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Penalised for caring?

Updated Friday 25th November 2005

Women are better off today in many ways. But there are still women who are penalised for choosing to care for others.

Pregnant? You’re fired! touches on a sore point for many women – the trade off between having money and having children.

Not only may getting pregnant lose you your job immediately; leaving work to have one or more babies costs – and costs a lot. It’s not just the obvious things like nappies, child care, or even school or university fees. It’s the opportunity cost of not working and the consequences that has for your pension – the income you would have got if you hadn’t taken on a maternal or caring role.

"One in two women over retirement age are not entitled to the full state pension"

An Open University course starting in 2006, called You and Your Money, has a whole chapter devoted to ‘Sharing and caring’ and highlights the costs of having a family in fairly stark terms. Recent research has identified a longer term problem, though. One in two women over retirement age are not entitled to the full state pension – compared with only one in ten men - because they devoted themselves to caring and not to earning money. The poorest pensioners in the UK are women over the age of 80.

And younger women are building up a problem for the future. In 2003, 29% of all single women had no savings at all and nearly two thirds of single parent households (the vast majority women) were in the same position (according to the Department for Work and Pensions).

But it’s not all doom and gloom. Times are changing and more and more women work. Girls do better now at school and at university, and end up with higher skills and so higher pay. Higher income leads to higher savings and greater wealth. In the US, in 2004, women represented over 40% of all individuals with over $500,000 in assets. In the UK it is predicted that women will own 60% of the nation’s wealth by 2025. Part of this change can be explained by the growing rates of women’s employment, of education and of participation in the higher paid professions. But another key factor is women’s greater longevity - living longer than men means they are likely to do better in terms of inheritance.

What will women do with this increasing wealth? Will they save more or less than men? Are they more risk averse than men? Popular opinion says that women have more of a ‘nesting instinct’ and are prepared to take less risks in investing than men. This has potential consequences for retirement. Lower risk assets earn lower returns – on average. After 20 years, say, a retirement fund invested in a building society account will have much less than if it had been invested in company shares. A smaller retirement fund means a smaller pension.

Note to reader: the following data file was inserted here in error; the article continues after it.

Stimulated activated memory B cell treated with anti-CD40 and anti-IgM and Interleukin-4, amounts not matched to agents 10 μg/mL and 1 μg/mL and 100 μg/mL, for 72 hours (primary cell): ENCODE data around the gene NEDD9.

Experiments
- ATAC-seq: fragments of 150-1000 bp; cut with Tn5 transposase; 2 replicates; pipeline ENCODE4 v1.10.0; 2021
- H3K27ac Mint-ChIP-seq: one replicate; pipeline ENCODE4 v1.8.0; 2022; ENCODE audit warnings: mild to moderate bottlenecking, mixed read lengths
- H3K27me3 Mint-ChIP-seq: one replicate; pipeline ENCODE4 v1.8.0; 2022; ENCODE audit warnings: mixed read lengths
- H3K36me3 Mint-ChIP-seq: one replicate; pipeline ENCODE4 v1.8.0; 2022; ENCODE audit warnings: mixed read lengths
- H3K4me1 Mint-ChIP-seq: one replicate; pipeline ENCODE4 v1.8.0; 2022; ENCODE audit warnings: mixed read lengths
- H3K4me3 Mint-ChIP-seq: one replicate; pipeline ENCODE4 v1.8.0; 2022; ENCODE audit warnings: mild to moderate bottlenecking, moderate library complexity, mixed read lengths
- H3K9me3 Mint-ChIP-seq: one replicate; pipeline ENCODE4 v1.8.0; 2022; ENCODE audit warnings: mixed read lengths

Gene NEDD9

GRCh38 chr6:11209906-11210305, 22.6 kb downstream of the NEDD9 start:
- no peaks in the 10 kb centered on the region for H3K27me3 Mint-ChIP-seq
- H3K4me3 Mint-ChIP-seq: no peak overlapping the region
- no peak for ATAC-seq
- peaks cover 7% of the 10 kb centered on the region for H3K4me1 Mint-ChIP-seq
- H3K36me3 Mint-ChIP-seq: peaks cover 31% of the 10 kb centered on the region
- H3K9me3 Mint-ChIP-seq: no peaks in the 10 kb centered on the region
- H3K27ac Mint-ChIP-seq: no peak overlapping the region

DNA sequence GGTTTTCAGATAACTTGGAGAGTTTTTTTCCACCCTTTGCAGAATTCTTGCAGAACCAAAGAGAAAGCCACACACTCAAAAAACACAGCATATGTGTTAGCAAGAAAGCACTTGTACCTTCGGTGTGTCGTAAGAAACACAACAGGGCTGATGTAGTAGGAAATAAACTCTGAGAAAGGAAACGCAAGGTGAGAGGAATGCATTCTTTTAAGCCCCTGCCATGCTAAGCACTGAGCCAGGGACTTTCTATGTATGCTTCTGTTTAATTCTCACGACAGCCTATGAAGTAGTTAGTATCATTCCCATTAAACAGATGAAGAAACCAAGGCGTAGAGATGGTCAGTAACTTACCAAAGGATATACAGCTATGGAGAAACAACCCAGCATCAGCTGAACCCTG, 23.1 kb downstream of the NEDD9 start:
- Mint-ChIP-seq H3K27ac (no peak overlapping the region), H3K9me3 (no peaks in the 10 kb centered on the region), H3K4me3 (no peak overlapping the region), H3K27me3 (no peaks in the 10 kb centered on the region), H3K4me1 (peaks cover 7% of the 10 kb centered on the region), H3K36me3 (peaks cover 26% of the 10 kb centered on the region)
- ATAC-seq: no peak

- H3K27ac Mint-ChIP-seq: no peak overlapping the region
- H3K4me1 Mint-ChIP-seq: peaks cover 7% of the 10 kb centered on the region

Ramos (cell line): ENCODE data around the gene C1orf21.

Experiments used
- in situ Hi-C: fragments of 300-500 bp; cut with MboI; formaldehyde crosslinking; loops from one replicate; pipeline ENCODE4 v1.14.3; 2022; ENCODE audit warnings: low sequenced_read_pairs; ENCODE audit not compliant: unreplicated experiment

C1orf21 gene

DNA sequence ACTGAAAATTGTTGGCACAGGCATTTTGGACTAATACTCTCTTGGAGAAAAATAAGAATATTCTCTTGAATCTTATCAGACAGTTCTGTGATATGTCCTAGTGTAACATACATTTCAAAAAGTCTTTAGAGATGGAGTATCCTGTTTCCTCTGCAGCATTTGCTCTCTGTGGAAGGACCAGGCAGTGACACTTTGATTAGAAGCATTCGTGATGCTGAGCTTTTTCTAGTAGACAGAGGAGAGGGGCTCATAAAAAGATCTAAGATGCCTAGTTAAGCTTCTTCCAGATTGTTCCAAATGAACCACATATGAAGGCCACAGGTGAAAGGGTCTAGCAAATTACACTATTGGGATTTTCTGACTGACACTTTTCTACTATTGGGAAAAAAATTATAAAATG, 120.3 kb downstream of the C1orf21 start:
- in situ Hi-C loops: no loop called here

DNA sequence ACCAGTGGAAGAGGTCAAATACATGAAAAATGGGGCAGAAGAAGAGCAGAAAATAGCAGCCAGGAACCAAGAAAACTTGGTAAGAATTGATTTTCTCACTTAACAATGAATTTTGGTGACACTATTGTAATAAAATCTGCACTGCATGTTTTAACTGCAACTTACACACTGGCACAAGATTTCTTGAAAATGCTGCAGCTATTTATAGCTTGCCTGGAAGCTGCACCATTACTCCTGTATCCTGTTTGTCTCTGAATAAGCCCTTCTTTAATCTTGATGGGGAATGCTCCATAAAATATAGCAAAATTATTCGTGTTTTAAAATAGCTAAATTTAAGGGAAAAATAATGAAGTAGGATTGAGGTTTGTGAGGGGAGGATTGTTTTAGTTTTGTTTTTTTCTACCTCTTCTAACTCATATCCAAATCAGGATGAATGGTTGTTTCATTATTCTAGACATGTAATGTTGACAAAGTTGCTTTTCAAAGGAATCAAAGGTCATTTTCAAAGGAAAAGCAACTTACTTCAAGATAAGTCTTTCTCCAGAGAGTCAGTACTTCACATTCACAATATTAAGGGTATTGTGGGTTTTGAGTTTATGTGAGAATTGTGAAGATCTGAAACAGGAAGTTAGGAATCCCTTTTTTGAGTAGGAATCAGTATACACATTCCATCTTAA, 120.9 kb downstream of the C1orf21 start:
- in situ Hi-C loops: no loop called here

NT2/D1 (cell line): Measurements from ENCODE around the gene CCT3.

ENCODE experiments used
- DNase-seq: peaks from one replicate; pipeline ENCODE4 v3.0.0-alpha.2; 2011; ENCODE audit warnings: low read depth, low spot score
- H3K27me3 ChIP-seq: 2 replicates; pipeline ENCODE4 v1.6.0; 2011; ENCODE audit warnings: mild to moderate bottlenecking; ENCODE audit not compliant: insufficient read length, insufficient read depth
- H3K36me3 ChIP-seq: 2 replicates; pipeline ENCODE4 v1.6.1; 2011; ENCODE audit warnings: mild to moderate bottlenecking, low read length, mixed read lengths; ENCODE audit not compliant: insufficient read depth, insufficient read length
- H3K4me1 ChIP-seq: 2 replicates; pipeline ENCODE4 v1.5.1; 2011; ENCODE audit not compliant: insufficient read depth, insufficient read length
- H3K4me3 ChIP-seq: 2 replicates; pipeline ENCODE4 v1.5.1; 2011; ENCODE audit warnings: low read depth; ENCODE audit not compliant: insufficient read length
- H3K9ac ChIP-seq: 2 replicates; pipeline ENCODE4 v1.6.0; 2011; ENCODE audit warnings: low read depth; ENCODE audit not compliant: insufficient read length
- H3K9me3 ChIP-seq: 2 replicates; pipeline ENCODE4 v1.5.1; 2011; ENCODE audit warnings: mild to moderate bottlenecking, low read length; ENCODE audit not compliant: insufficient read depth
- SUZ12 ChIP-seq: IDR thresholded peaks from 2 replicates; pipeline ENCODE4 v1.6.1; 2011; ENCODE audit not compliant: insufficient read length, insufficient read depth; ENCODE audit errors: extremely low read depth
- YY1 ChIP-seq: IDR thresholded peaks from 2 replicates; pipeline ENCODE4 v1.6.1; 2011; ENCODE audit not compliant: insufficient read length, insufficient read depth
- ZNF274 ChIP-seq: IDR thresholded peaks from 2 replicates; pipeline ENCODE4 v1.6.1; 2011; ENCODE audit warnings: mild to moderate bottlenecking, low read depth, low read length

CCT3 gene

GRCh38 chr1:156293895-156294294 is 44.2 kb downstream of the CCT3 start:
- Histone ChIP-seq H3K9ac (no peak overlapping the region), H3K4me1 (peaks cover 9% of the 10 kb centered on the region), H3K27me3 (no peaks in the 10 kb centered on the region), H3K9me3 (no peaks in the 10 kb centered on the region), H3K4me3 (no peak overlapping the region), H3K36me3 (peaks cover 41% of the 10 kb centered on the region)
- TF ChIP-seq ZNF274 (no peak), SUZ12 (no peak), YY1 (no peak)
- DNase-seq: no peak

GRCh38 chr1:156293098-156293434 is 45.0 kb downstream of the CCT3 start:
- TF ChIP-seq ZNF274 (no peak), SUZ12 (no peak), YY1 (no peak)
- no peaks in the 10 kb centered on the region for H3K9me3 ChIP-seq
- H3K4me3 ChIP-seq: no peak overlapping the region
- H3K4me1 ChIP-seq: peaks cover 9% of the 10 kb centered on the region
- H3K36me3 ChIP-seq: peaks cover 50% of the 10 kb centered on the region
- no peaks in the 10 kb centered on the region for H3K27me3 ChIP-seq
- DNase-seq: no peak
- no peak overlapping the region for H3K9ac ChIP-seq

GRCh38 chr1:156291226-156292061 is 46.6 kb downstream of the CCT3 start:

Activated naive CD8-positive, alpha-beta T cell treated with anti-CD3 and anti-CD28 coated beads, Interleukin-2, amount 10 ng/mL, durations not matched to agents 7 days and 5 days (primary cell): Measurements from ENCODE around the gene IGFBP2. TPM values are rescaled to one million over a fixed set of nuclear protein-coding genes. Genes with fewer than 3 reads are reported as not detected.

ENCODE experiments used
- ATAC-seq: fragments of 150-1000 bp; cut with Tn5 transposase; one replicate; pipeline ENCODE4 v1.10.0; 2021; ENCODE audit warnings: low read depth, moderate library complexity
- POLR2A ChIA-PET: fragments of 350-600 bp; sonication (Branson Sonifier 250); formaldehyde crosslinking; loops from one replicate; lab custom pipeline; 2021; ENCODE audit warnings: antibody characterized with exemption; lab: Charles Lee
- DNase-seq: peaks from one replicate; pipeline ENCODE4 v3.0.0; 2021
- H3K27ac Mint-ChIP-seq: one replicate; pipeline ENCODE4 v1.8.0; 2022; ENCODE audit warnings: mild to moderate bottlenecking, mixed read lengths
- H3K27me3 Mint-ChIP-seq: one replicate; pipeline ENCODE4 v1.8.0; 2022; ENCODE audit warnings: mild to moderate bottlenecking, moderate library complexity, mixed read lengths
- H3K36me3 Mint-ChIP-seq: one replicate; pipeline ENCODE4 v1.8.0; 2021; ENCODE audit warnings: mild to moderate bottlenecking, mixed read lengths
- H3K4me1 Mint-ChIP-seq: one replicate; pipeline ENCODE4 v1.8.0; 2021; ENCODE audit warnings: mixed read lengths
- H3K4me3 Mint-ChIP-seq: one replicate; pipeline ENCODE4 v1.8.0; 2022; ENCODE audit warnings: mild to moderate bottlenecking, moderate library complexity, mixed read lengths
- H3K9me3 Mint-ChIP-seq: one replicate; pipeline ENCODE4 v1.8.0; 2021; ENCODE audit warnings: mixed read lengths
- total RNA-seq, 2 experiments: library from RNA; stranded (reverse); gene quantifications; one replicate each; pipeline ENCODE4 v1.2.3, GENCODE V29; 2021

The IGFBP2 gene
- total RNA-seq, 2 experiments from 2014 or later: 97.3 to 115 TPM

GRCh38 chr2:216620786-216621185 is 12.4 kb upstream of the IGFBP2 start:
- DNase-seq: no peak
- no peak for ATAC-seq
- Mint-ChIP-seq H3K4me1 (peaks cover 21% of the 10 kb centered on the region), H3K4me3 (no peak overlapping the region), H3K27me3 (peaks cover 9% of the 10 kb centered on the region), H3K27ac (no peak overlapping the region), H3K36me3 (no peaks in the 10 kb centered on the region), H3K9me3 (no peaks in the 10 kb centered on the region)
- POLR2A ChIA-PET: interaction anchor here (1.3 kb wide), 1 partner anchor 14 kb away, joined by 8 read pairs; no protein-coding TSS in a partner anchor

So far, little research has been done in this area except in the US where women do seem to invest in less risky assets than men and single women more so than married women. But recent research on women and money in the UK in the nineteenth and early twentieth centuries has come up with a slightly different picture. There is evidence that if women do have money, they like to speculate with it. Wealthy women from the North and South of England speculated in the shares of the South Sea Company in the 1720s, some of them making tidy sums in the process. Wealthy female clients of Barings Bank in the 1820s and 1830s speculated in Spanish and Chilean bonds. In the early 20th century, women aristocrats – the celebrities of their day - were criticised for setting a bad example to the masses as they gambled with their housekeeping money.

There is also evidence that middle class women knew more about investment than they do today. In the nineteenth century, women only worked if they had to and many ‘genteel women’ lived in salubrious places such as Bath or Leamington Spa and relied on their investment earnings. For these women – and there were a lot of so-called ‘surplus women’ with a very small chance of getting married – the returns they got on investment were crucial. Advice was plentiful – from newspapers, magazines, text books and friends and advisers. But the risks were much greater than today. Companies starting up had only a one in three chance of lasting more than five years. And company prospectuses were not regulated, and more economical with the truth than they are today.

"There are still women penalised for choosing to care for others"

Of course, there were also many women who worked but had no savings and no prospect of a decent pension. In principle, today’s women are better off in many ways. They have the option to work and hope to save for their old age. They have had a better education, have better work prospects, and should have access to good advice. But, as this programme shows, there are still women penalised for choosing to care for others. As in the nineteenth century, there are disturbing discrepancies between women who have very little, both in terms of income and savings, and women who are comfortably off.

Further reading

  • The price of parenthood – having children brings many changes
  • '"The widow, the clergyman and the reckless": women investors in England, 1830 to 1914’ by J Rutterford and J Maltby, in Feminist Economics, vol 12
  • ‘The Gender Asset Gap: What Do We Know and Why Does It Matter?’ by C D Deere and C Doss, in Feminist Economics, Special Issue on Women and Wealth 
  • 'Why do Women Invest Differently than Men?' by V L Bajtelsmit. and A Bernasek, in Financial Counseling and Planning no. 7
  • ‘Who’s Better at playing the Markets Game?’ by N MacEarlen, in The Observer (20 June 04) 
 

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